• One can use focused or non-focused ultrasound for skin rejuvenation. The focused ultrasound can be directed precisely to the area that should be damaged. Spherical or cylindrical focusing can be performed with one, two, or more focusing elements to provide multiple treatment spots with desired size and shape that may improve outcome and decrease treatment time. Masks made of ultrasound absorbing and/or reflecting materials can be used with focused or non-focused ultrasound for more efficient treatment. These masks can have holes with different size and shape and will provide damage to multiple areas with desired size and shape that may improve outcome and decrease treatment time. Combination of masks and focusing elements can also be used to achieve the best treatment effect.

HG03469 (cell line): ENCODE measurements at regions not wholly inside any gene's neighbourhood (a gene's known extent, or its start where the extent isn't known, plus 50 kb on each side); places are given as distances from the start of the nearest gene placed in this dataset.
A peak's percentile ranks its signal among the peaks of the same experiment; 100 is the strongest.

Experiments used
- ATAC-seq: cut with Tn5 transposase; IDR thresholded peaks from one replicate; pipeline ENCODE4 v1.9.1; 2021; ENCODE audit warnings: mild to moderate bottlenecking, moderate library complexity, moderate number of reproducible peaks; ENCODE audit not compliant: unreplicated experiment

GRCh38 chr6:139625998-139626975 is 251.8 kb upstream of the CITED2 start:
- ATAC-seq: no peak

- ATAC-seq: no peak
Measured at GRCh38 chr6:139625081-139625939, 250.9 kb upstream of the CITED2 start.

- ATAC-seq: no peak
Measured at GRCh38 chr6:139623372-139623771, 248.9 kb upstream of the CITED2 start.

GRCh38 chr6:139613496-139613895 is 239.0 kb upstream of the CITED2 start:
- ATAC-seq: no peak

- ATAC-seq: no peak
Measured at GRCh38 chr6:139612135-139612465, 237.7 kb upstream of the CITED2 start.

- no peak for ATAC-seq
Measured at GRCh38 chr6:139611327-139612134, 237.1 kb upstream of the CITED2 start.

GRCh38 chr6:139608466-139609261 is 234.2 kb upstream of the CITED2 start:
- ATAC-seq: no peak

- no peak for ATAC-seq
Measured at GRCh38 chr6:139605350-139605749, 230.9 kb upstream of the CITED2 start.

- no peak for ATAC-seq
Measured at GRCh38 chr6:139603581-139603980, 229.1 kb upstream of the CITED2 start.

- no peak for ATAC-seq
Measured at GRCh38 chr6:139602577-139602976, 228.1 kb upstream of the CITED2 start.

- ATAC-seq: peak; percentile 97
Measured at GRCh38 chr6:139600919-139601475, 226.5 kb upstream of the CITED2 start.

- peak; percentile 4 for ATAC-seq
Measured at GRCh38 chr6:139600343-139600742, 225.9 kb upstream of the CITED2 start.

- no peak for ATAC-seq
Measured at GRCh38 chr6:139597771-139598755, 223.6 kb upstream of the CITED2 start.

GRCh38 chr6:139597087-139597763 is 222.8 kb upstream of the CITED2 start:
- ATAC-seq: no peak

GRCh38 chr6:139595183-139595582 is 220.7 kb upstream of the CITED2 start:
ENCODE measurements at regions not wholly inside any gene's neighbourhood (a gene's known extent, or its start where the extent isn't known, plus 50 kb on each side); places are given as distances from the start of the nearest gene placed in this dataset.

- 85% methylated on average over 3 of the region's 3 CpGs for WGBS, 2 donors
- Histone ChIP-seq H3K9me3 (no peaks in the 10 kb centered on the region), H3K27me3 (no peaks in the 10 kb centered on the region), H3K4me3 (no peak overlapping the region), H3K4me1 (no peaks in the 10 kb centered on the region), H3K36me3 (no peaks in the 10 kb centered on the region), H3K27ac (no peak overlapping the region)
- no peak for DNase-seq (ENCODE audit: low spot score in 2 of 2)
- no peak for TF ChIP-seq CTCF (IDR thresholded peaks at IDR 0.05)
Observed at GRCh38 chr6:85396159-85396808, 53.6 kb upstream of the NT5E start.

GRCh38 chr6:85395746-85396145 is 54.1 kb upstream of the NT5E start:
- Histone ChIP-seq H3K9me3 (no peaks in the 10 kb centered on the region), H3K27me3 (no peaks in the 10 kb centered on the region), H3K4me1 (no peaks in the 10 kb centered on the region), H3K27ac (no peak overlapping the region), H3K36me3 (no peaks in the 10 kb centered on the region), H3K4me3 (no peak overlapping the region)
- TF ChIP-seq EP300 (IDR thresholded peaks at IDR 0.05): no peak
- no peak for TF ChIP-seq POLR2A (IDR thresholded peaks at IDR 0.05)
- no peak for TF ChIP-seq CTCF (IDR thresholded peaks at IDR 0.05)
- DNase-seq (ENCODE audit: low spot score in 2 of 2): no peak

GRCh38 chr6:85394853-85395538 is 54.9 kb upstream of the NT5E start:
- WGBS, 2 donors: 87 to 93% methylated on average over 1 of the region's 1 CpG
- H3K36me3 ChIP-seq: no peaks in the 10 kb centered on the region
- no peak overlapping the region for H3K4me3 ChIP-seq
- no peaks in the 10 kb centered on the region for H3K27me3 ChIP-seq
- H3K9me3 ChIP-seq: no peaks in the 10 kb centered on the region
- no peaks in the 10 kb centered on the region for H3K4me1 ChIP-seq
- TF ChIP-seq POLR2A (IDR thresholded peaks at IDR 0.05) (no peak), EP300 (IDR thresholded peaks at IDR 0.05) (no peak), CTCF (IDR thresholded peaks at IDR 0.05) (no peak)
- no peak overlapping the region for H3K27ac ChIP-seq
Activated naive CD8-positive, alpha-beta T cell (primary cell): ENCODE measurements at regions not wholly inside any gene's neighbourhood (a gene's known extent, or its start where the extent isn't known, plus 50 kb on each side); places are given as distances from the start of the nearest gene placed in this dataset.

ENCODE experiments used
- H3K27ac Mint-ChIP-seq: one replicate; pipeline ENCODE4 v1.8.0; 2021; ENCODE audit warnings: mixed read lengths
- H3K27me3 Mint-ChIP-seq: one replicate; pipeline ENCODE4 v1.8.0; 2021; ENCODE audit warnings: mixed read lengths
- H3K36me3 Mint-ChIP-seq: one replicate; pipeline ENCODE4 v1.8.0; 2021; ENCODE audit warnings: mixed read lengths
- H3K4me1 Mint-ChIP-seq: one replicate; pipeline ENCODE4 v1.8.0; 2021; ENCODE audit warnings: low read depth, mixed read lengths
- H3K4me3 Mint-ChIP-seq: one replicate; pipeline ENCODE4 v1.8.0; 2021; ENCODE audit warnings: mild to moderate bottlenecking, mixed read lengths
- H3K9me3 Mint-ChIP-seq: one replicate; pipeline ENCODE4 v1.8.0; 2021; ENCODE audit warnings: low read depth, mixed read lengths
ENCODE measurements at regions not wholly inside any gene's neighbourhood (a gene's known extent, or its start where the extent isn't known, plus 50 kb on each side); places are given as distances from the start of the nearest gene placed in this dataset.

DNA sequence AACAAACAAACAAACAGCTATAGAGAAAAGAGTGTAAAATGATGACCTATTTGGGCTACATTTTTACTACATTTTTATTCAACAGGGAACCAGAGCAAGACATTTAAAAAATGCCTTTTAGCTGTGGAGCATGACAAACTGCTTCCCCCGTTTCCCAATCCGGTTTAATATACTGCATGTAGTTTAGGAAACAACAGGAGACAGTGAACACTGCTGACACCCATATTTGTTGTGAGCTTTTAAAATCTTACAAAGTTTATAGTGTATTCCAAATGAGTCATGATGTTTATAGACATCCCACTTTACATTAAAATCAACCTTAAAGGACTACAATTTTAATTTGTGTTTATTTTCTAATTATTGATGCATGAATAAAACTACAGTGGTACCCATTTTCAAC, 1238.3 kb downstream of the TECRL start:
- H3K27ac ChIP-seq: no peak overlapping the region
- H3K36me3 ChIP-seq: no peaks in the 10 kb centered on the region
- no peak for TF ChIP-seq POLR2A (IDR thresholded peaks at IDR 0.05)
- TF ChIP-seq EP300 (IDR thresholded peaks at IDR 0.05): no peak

• The methods of the present invention can be applied to various, controlled depths below the surface of the skin, depending upon (among other things) the frequency of the ultrasonic waves. Consequently, and in accordance with the present invention, the methods of ultrasonic treatment for dermatological applications can be used to at subdermal depths ranging from about 0.001 mm to about 10 mm, as well as any value within this range, including about 0.01 mm, about 0.05 mm, about 0.1 mm, about 0.2 mm, about 0.3 mm, about 0.4 mm, about 0.5 mm, about 0.6 mm, about 0.7 mm, about 0.8 mm, about 0.9 mm, about 1.0 mm, about 2.0 mm, about 3.0 mm, about 4.0 mm, about 5.0 mm, about 6.0 mm, about 7.0 mm, about 8.0 mm, about 9.0 mm, and about 10.0 mm, as well as ranges between any two of these values, such between about 1.5 mm and about 6.5 mm. Alternatively, the methods can be used within one or more particular “layers” of the skin, such as both the epidermis and the dermis. In the instance of skin rejuvenation, the methods can extend well into the subcutaneous tissue, and even into the muscle and tendons if so required.